The State Department of Education is encouraged by the increase, but says a wide graduation-proficiency gap and high college remediation rates show Maine schools must prioritize proficiency
AUGUSTA – Maine’s high school graduation rate continues to climb with 86.36 percent of all students who entered the ninth grade in the fall of 2009 earning their diplomas on time in 2013, but State education officials stress that proficiency must be the top priority.
That rate is among the top 15 in the nation, which reflects a rise of more than a full percentage point each year since it was at 80.3 percent in 2009-2010 when the current calculation method was first used.
Maine Education Commissioner Jim Rier congratulated Maine schools and students for the continued improvement in the graduation rate, but stressed the state’s focus must be on ensuring students are truly college and career ready when they leave Maine public schools.
As of 2018, Maine high schools will award proficiency-based diplomas that require students to demonstrate mastery of the state’s learning standards in critical content areas like math and reading. The gap between the percentage of students who graduate and those who are proficient in math and reading is now around 37 percent, and a third of graduates who go onto college in Maine need basic remedial courses.
“While I am encouraged to see a continually climbing graduation rate, it’s more important to me that our college and career readiness rates are also rising,” said Commissioner Rier. “As Maine moves toward awarding diplomas based on proficiency rather than time served, students can be more confident the diplomas they’ve earned signify they are adequately prepared for success at the next step.”
Of Maine’s 133 high schools, 73 improved their four-year graduation rate from 2012 to 2013 and 60 did not.
The State is working toward a goal of having a 90 percent graduation rate, and 45 high schools met or exceeded that in 2013, including North Haven Community School, Saco Transition Program, Rangeley Lakes Regional School, East Grand School, Mt Abram Regional High School, Erskine Academy, SAD 70 Hodgdon High School, Cape Elizabeth High School, Houlton High School, Yarmouth High School, York High School, Wells High School and Calais Middle/High School, which all boasted rates above 95 percent.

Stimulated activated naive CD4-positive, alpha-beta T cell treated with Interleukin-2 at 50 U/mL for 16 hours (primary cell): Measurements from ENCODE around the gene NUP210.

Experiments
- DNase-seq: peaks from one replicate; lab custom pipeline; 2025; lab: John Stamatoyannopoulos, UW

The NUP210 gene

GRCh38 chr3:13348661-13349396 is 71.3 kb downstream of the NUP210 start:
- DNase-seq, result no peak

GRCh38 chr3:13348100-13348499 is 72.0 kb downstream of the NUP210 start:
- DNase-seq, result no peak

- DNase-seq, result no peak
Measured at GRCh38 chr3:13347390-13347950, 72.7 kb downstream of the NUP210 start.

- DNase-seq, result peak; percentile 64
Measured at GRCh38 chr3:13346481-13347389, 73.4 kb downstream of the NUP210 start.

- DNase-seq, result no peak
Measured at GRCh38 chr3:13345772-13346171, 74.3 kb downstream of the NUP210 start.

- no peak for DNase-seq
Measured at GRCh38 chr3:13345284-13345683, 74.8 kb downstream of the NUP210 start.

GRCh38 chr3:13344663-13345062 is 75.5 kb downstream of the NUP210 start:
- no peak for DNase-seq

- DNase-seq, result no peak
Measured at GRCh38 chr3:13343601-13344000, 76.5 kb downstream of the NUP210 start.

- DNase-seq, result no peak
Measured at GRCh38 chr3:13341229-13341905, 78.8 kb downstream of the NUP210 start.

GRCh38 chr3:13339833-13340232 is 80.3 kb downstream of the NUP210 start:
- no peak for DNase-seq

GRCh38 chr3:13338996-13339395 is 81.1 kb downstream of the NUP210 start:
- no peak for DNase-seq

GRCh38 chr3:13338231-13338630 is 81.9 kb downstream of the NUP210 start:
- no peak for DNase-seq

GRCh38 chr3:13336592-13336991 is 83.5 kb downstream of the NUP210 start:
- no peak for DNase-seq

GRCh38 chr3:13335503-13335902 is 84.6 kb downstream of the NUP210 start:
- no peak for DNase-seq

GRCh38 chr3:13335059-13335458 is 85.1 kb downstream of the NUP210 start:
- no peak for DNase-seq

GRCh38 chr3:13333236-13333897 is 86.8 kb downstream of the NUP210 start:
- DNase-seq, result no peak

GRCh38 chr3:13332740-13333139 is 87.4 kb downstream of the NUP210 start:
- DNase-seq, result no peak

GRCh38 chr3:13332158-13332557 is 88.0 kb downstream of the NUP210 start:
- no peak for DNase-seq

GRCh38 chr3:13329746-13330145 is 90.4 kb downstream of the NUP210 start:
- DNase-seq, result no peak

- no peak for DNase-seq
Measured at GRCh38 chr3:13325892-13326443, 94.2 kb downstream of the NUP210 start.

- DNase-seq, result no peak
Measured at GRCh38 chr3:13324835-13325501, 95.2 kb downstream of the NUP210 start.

York County has the highest four-year graduation rate at 89.86 percent, followed by Washington County with 89.29 percent and Franklin County with 88.6 percent. Androscoggin County had the state’s lowest at 77.94 percent.
The five-year graduation rate for the 2012 graduating class cohort was also up slightly to 87.39 percent.
The Class of 2013 was the smallest in recent years, down to 12,792 students from 13,042 in 2012, which mirrors declining overall public school enrollment.
While members of the Class of 2014 are getting ready to graduate in just two months, graduation rate data for the Class of 2013 only recently became publicly available due to the reporting and review cycle at the State and local levels.
To see Maine high school graduation data, visit the Maine Department of Education’s transparent online Education Data Warehouse at http://www.maine.gov/doe/dataresources/.